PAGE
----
Oil Benchmarks: what next?
For the trading community, 2017’s ‘IP week’ in London (20-23 February) was not just concerned with the forecast level of crude oil prices, but about how those prices are expressed, assessed and reported. Once again the security of international oil price benchmarks is a significant cause for concern. In this comment, Liz Bossley argues that the problem at the core of the Brent market is that, if the contract was functioning as intended, there would be no need for a quality premia to be added to the price of BFOE. It is true that the introduction of the quality premia has increased the incidence of deliveries of Oseberg and Ekofisk into the BFOE contract and has provided the PRAs with sufficient data to continue to assess the prices of the four grades in the basket, markets do not exist just to provide data to PRAs: They exist to provide the necessary tools for companies to buy and sell physical oil and to manage their risk. It is argued that whether or not Troll ends up in the BFOE basket, this issue will not go away: Brent, Forties, Oseberg, Ekofisk and Troll are all on a declining production trend, suggesting that more and increasingly disparate grades of crude oil will have to be added to the basket over time. The author recommends that the oil industry takes a step back and address the imperfection at the heart of the Brent basket mechanism otherwise the market will continue to forego the liquidity that could be enjoyed if Brent were functioning properly. She warns that the industry is not spoiled for the choice of other oil price benchmarks and therefore urges the players for cooperation and ingenuity in order to cure the Brent benchmark.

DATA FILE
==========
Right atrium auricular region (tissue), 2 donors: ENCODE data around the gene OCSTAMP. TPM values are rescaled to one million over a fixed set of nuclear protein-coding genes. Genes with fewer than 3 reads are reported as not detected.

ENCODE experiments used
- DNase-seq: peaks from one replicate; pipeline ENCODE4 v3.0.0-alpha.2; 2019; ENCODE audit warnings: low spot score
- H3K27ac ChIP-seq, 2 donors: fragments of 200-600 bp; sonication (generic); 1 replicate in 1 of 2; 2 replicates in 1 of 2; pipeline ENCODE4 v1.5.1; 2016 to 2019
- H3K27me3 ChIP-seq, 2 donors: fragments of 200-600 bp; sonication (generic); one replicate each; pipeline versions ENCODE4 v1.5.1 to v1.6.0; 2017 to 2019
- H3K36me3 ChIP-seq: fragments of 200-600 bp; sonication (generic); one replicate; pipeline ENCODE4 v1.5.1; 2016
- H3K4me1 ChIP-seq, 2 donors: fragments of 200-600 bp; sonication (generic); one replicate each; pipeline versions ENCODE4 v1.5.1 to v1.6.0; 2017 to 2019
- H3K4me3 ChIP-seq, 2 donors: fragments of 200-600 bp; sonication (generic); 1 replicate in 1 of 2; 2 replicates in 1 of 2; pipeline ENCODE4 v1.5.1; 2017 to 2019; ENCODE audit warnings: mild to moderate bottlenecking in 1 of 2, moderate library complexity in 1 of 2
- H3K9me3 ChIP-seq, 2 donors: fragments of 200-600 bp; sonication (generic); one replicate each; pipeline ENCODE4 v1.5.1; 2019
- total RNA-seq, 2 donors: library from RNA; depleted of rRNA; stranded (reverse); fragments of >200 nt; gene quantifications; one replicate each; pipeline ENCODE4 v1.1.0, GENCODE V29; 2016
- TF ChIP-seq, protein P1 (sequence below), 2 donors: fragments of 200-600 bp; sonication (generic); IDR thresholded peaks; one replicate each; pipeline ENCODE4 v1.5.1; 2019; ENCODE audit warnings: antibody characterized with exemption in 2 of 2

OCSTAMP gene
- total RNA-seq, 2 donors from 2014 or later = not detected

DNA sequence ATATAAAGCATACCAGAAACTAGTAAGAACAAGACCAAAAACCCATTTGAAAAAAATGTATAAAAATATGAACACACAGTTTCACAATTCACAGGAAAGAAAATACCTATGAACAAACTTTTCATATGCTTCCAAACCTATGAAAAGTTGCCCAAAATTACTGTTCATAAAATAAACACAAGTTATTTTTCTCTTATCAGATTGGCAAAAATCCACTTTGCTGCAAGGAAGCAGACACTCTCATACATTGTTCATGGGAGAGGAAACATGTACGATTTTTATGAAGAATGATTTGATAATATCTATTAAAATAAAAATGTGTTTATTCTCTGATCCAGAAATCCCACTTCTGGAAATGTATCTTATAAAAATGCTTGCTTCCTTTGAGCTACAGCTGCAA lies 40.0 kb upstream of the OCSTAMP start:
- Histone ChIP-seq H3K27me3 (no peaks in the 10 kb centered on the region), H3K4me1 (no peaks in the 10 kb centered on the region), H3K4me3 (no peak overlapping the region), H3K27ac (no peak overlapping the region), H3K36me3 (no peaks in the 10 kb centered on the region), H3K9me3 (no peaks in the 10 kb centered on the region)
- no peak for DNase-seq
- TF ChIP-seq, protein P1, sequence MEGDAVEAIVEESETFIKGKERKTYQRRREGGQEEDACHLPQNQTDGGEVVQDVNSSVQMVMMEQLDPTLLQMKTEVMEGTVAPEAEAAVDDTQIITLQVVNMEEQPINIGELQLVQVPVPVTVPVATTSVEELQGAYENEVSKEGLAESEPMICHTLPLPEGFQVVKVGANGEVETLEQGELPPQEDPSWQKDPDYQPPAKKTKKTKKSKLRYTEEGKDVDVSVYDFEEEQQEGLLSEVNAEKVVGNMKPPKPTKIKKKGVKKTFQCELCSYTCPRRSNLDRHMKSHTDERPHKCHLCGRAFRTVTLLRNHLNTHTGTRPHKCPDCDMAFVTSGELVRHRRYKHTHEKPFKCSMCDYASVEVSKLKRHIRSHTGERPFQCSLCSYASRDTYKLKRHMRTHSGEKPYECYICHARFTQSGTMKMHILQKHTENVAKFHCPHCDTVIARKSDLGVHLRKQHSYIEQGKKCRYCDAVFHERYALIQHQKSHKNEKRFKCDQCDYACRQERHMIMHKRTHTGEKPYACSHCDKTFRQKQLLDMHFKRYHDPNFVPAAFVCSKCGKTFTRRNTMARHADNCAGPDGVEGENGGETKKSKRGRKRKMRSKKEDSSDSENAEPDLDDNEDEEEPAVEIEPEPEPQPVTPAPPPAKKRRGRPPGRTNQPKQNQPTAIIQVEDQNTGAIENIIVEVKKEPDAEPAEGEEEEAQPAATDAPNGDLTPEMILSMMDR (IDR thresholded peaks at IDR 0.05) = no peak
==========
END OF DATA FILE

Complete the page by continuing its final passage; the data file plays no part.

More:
Oil , Oil & Middle East Programme
Brent , Crude Oil Benchmarks , Ekofisk , Forties , Oil Pricing System , Oseberg , Quality Premia , Troll